Blueprint tears up plans, dropping 2 lung cancer programs after seeing early clinical data

Blueprint Medicines is pulling back from one of its three areas of focus, dropping two non-small cell lung cancer (NSCLC) programs in response to early clinical data on the EGFR tyrosine kinase inhibitors.

One year ago, Blueprint CEO Kate Haviland used a presentation at the J.P. Morgan Healthcare Conference to explain how the company designed a phase 1 EGFR-driven lung cancer study to give “the confidence that we can win in first line.” The decision to spend 2023 gathering data to inform a go/no-go decision reflected Haviland’s recognition that lung cancer was an ambitious and potentially “expensive endeavor.”

Now, Blueprint has early evidence of whether its two drug candidates, BLU-945 and BLU-451, can deliver on its aim to develop best-in-class molecules capable of replacing the standard of care in frontline, EGFR lung cancer. Haviland pulled investment in the programs after getting a look at the data. 

“Combining this emerging data, from both the BLU-945 and the BLU-451 programs, with the evolving EGFR landscape, we have decided to deprioritize continued investment in EGFR-driven non-small cell lung cancer and to focus our R&D investments in the most compelling and highest value programs,” the CEO said at a JPM presentation this week.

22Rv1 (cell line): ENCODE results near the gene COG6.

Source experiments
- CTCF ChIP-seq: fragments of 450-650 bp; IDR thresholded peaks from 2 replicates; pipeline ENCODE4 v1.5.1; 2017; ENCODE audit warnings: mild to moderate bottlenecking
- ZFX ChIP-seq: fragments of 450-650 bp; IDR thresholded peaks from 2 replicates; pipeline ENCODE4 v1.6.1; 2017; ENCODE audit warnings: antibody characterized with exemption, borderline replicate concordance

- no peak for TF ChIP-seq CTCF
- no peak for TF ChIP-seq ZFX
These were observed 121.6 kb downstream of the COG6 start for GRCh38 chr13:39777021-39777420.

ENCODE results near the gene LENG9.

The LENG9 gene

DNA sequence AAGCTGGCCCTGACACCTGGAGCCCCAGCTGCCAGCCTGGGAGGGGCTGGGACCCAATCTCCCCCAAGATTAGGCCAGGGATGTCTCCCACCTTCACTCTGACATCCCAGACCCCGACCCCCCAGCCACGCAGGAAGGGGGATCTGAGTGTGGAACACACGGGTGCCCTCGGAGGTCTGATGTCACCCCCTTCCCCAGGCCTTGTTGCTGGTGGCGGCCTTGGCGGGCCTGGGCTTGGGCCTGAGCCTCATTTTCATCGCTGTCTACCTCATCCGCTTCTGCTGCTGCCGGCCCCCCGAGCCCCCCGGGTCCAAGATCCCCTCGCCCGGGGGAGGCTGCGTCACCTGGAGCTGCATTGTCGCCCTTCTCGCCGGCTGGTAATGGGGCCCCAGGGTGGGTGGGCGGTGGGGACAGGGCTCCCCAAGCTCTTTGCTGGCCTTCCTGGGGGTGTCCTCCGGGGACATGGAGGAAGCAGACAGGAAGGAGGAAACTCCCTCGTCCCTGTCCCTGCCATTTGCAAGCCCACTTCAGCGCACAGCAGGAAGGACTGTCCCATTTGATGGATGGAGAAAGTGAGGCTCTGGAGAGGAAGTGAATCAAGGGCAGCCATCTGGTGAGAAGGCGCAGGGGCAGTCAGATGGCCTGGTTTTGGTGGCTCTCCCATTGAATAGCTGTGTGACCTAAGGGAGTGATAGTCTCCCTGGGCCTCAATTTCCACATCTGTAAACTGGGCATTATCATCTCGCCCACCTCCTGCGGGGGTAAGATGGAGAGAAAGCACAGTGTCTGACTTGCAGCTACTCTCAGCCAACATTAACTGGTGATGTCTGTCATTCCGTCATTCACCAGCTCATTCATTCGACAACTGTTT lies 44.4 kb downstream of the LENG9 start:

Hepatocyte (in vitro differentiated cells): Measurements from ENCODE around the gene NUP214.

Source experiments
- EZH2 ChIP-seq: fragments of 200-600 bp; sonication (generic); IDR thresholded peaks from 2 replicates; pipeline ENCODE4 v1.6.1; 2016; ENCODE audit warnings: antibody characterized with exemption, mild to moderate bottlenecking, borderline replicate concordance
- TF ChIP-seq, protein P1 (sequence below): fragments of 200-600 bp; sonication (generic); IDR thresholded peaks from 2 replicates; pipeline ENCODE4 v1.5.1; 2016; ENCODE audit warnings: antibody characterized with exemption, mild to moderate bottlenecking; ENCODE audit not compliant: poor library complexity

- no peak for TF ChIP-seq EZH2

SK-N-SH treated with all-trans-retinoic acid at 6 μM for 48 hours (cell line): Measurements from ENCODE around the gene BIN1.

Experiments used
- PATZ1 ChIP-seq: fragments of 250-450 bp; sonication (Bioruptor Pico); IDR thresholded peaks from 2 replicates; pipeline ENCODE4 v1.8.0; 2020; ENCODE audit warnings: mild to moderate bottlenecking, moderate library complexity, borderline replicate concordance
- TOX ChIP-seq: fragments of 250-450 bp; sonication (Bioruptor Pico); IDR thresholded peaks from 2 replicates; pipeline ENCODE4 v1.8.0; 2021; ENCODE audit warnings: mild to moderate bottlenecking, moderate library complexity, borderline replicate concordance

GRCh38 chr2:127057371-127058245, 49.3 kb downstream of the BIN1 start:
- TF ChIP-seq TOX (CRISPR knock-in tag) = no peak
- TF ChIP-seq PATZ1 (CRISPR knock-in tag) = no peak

Blueprint’s interest in EGFR-driven lung cancer was built on evidence that the first three generations of TKIs had failed to address the need for a molecule that maintains activity against sensitizing mutations, notably L858R. The L858R mutation is associated with worse outcomes on the current standard of care. Blueprint believed a combination with AstraZeneca’s Tagrisso could provide more durable benefits. 

While the biotech has opted against spending its own cash to pursue that belief, it will “explore strategic options, including potential out-licensing” to support further development of BLU-945 and BLU-451.

Blueprint disclosed the news alongside an update on its plans for Gavreto, the approved RET inhibitor that Roche decided to drop 11 months ago. Lacking global infrastructure in lung and thyroid cancer, the approved indications for Gavreto, Blueprint is stopping global development and marketing of the drug outside of the U.S. and China.

CStone Pharmaceuticals owns the rights to Gavreto in China. In the U.S., Blueprint has found “a potential alternate partner” and “is continuing to work with the involved parties to define a scenario that enables continued availability of Gavreto.” Winding down work on Gavreto outside of those markets will reduce operating expenses without affecting the $175 million Blueprint received from Royalty Pharma in 2022.